Involving The Experts

Planning and preparing the construction of the villa involved an intrepid team of experts. Emilia Tomova, a solicitor, was the backbone to the project. She told QBG; ‘I was introduced to Mr. Mooney over four years ago.

At that time he required legal assistance with regards to purchasing an empty plot of land in the area of Borovec, which was completed in September 2004. The following year he told me about his plans to have a villa with extra facilities for disabled people constructed on the land.’ The next step was for Emilia to contact an architect, so she arranged a meeting with Julia Jelezova who helped Emilia’s father with plans for his hotel in Golden Sands. After discussing requirements, plans were drawn up, and then submitted. Over two years elapsed before the Construction Permits were granted by the mayor, but this gave everyone more than sufficient time to seek, negotiate and contract a building firm named Deniz. The project was a great challenge for Emilia, who commented, ‘I am thrilled to be involved in this project, because there is hardly a villa in Varna or even in Bulgaria that is meant to be used thoroughly by disabled people. I am also aware that the Mooney’s have many handicapped friends so they will do their best to create a comfortable environment for all people with special needs.’

Julia Jelezova from architects, Fribul Ltd was passionate about starting such a modern construction; ‘In Bulgaria most of the new public buildings are integrating disabled friendly facilities, however in the private sector, constructors are deciding on the basis of their moral considerations whether to integrate those facilities or not. For us, the disabled villa was such a special project to work on.’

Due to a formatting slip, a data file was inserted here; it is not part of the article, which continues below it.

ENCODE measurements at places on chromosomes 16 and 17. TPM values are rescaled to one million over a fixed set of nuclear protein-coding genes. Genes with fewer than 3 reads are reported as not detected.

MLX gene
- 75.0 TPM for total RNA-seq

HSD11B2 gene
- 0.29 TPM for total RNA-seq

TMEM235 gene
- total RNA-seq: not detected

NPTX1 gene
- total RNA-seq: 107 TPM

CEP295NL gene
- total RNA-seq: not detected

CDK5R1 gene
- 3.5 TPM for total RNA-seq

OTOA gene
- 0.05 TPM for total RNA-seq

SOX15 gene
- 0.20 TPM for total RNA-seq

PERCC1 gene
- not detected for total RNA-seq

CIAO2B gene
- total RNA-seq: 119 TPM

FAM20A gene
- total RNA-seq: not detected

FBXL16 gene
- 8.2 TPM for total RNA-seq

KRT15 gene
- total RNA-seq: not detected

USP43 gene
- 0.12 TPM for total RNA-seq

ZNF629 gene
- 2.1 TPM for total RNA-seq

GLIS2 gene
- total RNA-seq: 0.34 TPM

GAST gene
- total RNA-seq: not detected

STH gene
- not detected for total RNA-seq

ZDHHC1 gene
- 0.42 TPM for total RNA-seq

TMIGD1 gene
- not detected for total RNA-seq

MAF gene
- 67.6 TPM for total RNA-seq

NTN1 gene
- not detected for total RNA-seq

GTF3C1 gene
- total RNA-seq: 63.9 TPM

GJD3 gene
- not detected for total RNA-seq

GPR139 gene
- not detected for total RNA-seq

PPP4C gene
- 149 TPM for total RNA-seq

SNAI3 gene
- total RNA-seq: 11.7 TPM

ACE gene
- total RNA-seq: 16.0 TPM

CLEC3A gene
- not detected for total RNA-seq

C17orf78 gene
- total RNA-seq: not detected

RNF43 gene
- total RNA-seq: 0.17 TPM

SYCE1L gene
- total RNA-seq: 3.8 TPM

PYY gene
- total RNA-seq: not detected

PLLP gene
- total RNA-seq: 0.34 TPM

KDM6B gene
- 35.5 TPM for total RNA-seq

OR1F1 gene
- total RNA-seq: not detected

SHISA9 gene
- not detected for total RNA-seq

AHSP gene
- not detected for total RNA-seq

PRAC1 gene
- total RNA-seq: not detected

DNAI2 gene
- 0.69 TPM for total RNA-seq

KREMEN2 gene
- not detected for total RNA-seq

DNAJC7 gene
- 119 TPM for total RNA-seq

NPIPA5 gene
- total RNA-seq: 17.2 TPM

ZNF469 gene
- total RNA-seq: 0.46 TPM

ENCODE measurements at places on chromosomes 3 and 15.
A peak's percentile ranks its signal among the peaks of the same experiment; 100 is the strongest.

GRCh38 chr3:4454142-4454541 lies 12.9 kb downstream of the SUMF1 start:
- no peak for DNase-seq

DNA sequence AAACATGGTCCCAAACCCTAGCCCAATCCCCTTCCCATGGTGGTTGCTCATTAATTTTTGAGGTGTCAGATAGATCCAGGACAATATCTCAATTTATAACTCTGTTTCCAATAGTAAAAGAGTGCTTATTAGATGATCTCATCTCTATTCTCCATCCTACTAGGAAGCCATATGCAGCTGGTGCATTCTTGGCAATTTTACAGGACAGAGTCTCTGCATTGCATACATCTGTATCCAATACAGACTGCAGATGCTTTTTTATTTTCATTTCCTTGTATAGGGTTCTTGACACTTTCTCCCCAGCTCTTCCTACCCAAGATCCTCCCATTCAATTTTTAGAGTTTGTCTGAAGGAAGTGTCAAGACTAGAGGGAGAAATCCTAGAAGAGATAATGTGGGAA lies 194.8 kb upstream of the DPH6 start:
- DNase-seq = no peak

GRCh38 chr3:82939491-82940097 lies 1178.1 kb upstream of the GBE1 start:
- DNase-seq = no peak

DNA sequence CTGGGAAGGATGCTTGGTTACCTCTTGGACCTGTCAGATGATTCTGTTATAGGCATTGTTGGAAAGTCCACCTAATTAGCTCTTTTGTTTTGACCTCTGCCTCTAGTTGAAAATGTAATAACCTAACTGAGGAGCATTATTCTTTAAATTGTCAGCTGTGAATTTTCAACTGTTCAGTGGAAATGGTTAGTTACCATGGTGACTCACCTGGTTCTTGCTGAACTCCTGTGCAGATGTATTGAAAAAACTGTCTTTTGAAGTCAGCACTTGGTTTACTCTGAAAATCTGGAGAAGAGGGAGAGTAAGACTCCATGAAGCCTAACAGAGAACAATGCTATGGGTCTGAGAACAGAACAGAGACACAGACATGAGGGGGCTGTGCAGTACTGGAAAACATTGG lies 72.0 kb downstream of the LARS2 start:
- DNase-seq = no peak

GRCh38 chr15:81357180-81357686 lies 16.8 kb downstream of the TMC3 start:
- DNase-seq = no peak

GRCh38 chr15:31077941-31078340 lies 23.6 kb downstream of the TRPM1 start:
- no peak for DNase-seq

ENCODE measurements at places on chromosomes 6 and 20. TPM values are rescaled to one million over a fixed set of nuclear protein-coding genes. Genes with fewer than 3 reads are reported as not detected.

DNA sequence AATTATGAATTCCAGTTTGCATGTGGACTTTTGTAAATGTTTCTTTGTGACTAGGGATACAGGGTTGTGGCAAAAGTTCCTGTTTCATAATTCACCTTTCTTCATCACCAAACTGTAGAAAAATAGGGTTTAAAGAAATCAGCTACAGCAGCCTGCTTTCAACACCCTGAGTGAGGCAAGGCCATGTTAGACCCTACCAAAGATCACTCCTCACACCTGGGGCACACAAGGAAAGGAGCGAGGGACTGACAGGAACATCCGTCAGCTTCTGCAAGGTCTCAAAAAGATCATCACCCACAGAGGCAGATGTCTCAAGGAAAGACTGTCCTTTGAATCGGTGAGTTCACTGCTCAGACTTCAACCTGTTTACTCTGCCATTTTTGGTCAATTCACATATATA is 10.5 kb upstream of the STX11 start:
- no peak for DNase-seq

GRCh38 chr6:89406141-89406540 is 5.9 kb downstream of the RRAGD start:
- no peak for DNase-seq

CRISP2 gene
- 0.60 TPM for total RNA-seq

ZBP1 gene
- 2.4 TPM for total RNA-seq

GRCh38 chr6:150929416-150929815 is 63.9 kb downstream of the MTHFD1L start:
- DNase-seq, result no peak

As ever finding a reliable builder is no small job, but the Mooney’s managed to engage the services of Emil Stoyanov of Demo Engineering Ltd. Trevor recalls, “Emil is the only builder
that we ever found in Bulgaria who was sympathetic towards people’s special needs and requirements. He is well versed in what people with special needs require and is familiar with where to go to find the products, which will improve their life at the villa as well as making their vacation enjoyable.”

Opening Soon

The villa is scheduled to open at the end of October 2008 and Sean, who now studies French, Music and Food Technology at the St. Vincent’s School for the Blind in Liverpool, will be the first disabled visitor. He has many disabled friends and is looking forward to the freedom that will come from this unique holiday villa. ‘I always like traveling abroad, especially to Bulgaria,’ says Sean, ‘but I find it difficult to have the same level of independence as an able bodied person. This villa that my Mum and Dad are constructing will give me the ability to enjoy my summer holidays, and I hope that some of my friends from the school will be able to join me on my future holidays in Bulgaria.’

Trevor and Liz have found that the response to their project has been phenomenal and they are already taking bookings for the summer season 2009. The Mooney’s experience has left them with hope for the future ‘We hope that there will be some Bulgarian entrepreneur out there who will see the benefits of what we have achieved and build on our strengths to create more 21st century accommodation for disabled people,’ says Trevor.

The villa is expected to be completed by the end of October 2008, and you can chart the progress at